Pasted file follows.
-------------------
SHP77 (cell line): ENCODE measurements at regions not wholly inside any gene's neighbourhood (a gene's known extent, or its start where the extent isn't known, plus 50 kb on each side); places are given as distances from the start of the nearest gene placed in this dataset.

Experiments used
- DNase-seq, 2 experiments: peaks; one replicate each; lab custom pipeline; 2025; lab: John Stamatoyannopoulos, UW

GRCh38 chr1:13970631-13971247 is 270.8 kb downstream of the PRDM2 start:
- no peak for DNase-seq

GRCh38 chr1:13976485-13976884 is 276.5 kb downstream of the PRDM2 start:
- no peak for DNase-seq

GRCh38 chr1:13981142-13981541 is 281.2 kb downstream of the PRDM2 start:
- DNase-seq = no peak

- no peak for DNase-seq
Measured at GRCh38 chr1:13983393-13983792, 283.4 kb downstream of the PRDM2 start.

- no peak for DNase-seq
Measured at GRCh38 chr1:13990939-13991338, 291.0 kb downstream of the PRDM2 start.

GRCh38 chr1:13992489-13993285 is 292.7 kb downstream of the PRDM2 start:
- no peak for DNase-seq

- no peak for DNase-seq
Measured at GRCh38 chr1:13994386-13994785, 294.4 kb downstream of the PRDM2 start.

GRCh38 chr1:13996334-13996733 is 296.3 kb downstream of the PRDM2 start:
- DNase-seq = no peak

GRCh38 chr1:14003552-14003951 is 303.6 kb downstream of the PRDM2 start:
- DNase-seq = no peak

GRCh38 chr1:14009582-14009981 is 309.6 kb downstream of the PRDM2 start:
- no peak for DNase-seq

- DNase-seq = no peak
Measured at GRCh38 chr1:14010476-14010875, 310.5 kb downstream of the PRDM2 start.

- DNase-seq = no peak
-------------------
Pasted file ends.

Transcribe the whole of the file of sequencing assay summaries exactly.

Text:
SHP77 (cell line): ENCODE measurements at regions not wholly inside any gene's neighbourhood (a gene's known extent, or its start where the extent isn't known, plus 50 kb on each side); places are given as distances from the start of the nearest gene placed in this dataset.

Experiments used
- DNase-seq, 2 experiments: peaks; one replicate each; lab custom pipeline; 2025; lab: John Stamatoyannopoulos, UW

GRCh38 chr1:13970631-13971247 is 270.8 kb downstream of the PRDM2 start:
- no peak for DNase-seq

GRCh38 chr1:13976485-13976884 is 276.5 kb downstream of the PRDM2 start:
- no peak for DNase-seq

GRCh38 chr1:13981142-13981541 is 281.2 kb downstream of the PRDM2 start:
- DNase-seq = no peak

- no peak for DNase-seq
Measured at GRCh38 chr1:13983393-13983792, 283.4 kb downstream of the PRDM2 start.

- no peak for DNase-seq
Measured at GRCh38 chr1:13990939-13991338, 291.0 kb downstream of the PRDM2 start.

GRCh38 chr1:13992489-13993285 is 292.7 kb downstream of the PRDM2 start:
- no peak for DNase-seq

- no peak for DNase-seq
Measured at GRCh38 chr1:13994386-13994785, 294.4 kb downstream of the PRDM2 start.

GRCh38 chr1:13996334-13996733 is 296.3 kb downstream of the PRDM2 start:
- DNase-seq = no peak

GRCh38 chr1:14003552-14003951 is 303.6 kb downstream of the PRDM2 start:
- DNase-seq = no peak

GRCh38 chr1:14009582-14009981 is 309.6 kb downstream of the PRDM2 start:
- no peak for DNase-seq

- DNase-seq = no peak
Measured at GRCh38 chr1:14010476-14010875, 310.5 kb downstream of the PRDM2 start.

- DNase-seq = no peak